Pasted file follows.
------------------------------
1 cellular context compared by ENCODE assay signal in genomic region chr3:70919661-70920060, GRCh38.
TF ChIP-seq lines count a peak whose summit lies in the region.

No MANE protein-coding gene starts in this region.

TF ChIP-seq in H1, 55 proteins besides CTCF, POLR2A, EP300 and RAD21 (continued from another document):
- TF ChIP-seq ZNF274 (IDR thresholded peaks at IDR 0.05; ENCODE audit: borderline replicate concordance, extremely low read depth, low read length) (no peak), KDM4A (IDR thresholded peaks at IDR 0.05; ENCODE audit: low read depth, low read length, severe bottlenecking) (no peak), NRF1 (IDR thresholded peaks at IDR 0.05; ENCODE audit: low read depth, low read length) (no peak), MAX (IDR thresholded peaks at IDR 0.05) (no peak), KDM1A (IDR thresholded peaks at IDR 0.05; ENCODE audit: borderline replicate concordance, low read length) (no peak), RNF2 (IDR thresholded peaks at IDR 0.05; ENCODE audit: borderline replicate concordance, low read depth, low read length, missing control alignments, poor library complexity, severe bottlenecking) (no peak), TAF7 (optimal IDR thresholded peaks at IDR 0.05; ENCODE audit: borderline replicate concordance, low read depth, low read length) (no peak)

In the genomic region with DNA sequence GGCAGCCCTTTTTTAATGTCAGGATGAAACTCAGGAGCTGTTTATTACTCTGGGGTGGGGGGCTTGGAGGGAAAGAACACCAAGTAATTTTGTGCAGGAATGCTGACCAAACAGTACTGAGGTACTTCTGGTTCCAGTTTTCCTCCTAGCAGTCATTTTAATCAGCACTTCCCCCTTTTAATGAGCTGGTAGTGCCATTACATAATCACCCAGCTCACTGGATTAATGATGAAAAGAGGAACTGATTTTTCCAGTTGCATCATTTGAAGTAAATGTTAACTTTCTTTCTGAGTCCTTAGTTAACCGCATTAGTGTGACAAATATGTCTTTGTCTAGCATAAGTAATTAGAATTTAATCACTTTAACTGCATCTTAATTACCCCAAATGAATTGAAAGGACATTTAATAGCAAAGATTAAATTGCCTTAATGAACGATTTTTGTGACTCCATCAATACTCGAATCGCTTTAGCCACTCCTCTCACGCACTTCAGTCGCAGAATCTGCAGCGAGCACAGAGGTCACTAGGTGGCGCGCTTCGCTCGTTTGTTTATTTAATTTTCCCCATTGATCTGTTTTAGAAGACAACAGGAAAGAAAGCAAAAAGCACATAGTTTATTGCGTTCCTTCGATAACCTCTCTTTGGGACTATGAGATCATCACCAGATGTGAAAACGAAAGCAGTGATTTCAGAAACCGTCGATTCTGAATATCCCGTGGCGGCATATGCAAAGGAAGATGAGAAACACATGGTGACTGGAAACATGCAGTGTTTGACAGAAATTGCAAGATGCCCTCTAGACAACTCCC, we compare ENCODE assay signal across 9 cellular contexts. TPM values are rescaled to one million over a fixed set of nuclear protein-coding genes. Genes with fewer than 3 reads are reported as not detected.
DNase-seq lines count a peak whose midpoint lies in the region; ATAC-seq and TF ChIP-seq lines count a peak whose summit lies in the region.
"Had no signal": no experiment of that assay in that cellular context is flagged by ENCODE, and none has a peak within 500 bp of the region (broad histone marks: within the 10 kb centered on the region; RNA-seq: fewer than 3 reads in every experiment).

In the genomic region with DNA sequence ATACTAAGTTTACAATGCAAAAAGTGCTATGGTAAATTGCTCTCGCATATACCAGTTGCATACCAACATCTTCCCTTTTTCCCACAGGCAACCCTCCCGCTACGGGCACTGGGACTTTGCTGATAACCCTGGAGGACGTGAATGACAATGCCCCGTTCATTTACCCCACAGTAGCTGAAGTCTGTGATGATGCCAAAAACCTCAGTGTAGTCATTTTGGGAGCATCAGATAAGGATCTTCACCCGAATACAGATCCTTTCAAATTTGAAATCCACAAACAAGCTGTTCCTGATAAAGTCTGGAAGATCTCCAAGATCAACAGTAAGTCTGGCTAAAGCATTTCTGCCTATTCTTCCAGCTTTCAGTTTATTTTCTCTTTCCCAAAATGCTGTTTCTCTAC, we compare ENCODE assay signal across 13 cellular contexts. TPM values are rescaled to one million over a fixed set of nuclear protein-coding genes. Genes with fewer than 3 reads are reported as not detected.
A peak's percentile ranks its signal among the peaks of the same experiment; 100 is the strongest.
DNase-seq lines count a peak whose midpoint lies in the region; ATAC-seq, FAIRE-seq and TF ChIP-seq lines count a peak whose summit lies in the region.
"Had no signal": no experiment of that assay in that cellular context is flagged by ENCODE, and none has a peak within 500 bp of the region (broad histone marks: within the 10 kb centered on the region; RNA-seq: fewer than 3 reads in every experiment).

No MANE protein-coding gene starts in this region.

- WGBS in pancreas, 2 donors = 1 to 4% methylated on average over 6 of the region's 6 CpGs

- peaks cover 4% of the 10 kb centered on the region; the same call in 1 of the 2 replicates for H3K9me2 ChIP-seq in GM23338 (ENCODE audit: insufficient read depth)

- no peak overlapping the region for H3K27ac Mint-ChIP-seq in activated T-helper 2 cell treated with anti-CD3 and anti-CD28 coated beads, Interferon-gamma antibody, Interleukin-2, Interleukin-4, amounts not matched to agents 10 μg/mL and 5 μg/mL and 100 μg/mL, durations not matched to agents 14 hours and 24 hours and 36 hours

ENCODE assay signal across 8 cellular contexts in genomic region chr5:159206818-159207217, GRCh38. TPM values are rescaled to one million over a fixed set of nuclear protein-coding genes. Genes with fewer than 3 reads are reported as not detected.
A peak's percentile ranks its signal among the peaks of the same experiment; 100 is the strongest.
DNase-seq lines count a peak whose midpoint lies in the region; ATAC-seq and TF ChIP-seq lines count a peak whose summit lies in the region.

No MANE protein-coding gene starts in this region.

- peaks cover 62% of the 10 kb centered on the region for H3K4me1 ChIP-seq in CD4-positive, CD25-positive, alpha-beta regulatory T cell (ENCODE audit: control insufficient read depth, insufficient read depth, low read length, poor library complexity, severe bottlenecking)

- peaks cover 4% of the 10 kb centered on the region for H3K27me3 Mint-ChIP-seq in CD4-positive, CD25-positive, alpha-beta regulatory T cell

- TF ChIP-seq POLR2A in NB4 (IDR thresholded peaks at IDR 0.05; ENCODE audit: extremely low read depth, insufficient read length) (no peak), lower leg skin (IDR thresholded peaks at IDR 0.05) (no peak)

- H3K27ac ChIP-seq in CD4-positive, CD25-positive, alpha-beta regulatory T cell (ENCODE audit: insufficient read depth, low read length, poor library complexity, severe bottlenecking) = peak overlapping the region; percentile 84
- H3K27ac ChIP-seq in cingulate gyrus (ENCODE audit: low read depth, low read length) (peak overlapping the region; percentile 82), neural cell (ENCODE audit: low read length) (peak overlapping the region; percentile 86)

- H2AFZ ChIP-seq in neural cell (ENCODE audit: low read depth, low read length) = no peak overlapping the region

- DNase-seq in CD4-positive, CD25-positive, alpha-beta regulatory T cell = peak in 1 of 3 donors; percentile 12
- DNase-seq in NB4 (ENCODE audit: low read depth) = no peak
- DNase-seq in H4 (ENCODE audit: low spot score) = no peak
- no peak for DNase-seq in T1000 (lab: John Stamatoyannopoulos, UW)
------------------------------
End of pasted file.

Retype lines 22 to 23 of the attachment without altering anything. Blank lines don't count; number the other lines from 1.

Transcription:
- peaks cover 4% of the 10 kb centered on the region for H3K27me3 Mint-ChIP-seq in CD4-positive, CD25-positive, alpha-beta regulatory T cell

- TF ChIP-seq POLR2A in NB4 (IDR thresholded peaks at IDR 0.05; ENCODE audit: extremely low read depth, insufficient read length) (no peak), lower leg skin (IDR thresholded peaks at IDR 0.05) (no peak)